I haven't blogged in quite some time as my focus was completing The College Audition Process: A Survival Guide in time for college application season. Finally, I've found time for another entry and update. Our daughter has officially survived her first six weeks of college! Before you read on, understand that she has found her place and has settled-in, but not without some uncertainty. I didn't know six weeks was a milestone, until I found myself desperately seeking help with this transition round about week two and a half. I knew that the loneliness she would encounter would be difficult, but her unique scenario quickly resulted in some important lessons. Some we've learned and some we are still learning.
1) College in NYC is college on steroids
We expected our daughter to hit many of the typical college transitional speed bumps, but there were just some things we didn't expect. If you're not living in a big city, and your student chooses NYC or another large city for college, keep in mind that everything will be bigger, louder and bolder. Lonely times are lonelier. Rainy times are rainier. Empty pockets are emptier.
2) Packing for NYC
We'd done our homework with regard to packing for college in the city. Many current and former students blog or share comments regarding how to best prepare for living and packing to live in NYC. We definitely didn't overpack and, can I be honest? I actually think we rocked this part. We all flew up to drop her off and visit Marymount Manhattan College. Each of us packed a bag for ourselves and took a second bag for her. That worked out wonderfully, and we ended-up with so much extra packing space, that we brought items we'd planned on purchasing in the city. You'll see in a moment why this was a good move.
3) The Shopping Capital?
Many of these bloggers and current students said, "You can find anything in New York. It's the shopping capital of the US, so you can always buy it if you forget something or can't fit it in your luggage." Well, apparently, these folks weren't trying to find a twin sized comforter, accompanying mattress pad and cover during college move-in week. This was honestly the most stressful part. Visiting five stores in Tampa is a relative piece of cake. Visiting five stores in Manhattan that carry bedding meant traveling all over the city. It was very stressful and exhausting. The folks who pre-purchased at Bed, Bath and Beyond shared that it entailed an additional level of stress. First world problems, I know. But reality if your kid wants to see the dorm room before buying the "stuff".
4) Big City Life
Current students advised us to not purchase the full meal plan because these students don't eat in the commons like they might at a traditional college, or like I did pretty much three meals a day when I went to college. Planning for this was a good move. Micah has become a master at budgeting, shopping at Trader Joe's, maneuvering the mass transit system, finding time alone in Central Park, and walking. Walking a lot and very fast. All the things a student slowly and steadily learns while venturing into the independence of college life is mastered VERY rapidly in the city.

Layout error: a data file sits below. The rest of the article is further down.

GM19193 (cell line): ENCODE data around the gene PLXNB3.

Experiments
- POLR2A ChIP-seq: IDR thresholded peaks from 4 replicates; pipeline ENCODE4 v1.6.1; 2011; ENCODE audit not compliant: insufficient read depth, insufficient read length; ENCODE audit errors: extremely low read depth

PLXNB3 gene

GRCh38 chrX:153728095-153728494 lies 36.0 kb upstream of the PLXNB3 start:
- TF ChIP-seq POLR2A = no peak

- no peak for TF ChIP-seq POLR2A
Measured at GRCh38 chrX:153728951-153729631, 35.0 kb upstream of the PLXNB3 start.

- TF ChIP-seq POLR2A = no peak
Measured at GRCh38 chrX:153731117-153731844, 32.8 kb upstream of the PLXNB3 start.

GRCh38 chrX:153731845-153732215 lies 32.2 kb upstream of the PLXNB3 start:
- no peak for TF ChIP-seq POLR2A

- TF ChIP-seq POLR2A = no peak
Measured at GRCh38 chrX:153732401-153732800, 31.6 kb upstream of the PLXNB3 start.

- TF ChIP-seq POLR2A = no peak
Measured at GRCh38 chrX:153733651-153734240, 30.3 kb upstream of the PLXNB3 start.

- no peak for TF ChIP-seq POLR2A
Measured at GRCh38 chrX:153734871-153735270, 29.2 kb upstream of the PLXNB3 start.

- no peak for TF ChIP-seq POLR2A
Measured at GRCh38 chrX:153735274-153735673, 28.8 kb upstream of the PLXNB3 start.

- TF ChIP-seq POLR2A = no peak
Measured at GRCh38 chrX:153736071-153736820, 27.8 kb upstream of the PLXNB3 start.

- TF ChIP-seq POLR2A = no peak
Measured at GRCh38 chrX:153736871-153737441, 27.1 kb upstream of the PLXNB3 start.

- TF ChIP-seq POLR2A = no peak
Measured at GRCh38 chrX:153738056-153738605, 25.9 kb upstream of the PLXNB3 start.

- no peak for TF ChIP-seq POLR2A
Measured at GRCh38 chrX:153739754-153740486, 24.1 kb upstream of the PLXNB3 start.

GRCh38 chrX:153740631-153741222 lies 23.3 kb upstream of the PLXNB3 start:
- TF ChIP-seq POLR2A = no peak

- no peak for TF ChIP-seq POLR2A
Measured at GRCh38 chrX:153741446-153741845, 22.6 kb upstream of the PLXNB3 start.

Loneliness is a reality for all college students, but compounded with the big city, a 1,000 mile separation, introversion, and no other freshman for roommates, she encountered this at a very high level. It was so intense, in fact, that at one point I wasn't sure if she was going to be able to make it work. But, as we'd hoped and prayed, breakthroughs occurred, expectations changed, and the discussions turned to other things beyond missing her familiar life that was defined throughout high school. Breakthroughs occurred for "the family back home" as well. I have been transitioning from the past six years of directing my own daughters in productions back to the days when they weren't involved. It's been a good thing that has only begun to settle-in for me.
6) Parenting Long Distance
I was completely oblivious to this being a factor at all. I relished when my daughters began to develop independent ideas, independent habits, independent use of time. I was genuinely looking forward to her spreading her wings and finding herself. The first several weeks required more time on the phone and texting than I'd anticipated. When I was able to visit a couple weeks ago while traveling for a conference, she was still in a rut, and that made the visit and the discussions we had a little hard. But, we also had some talks about how the exhausting audition process the prior year solidified her decision. We worked through some hypothetical scenarios, and that seemed to help her come to terms with options that weren't feasible and that trying to make life easier right now would put a wrench in her "new life". I still have specific parent questions that come-up, but they are much closer to what I anticipated.
It's amazing the difference a few weeks can make. All the blogs and resources I discovered when looking for help directed us to wait: "Give this transition time, and don't let her come home for six weeks". That was good advice. I'm prepared for the occasional meltdowns that will likely occur, because the performing arts provide AMPLE opportunities for these, and am grateful for the strides she has taken. In time, we were able to settle into the fact that this would be more difficult than we expected, but are grateful for the lessons learned by both our daughter and our family back home.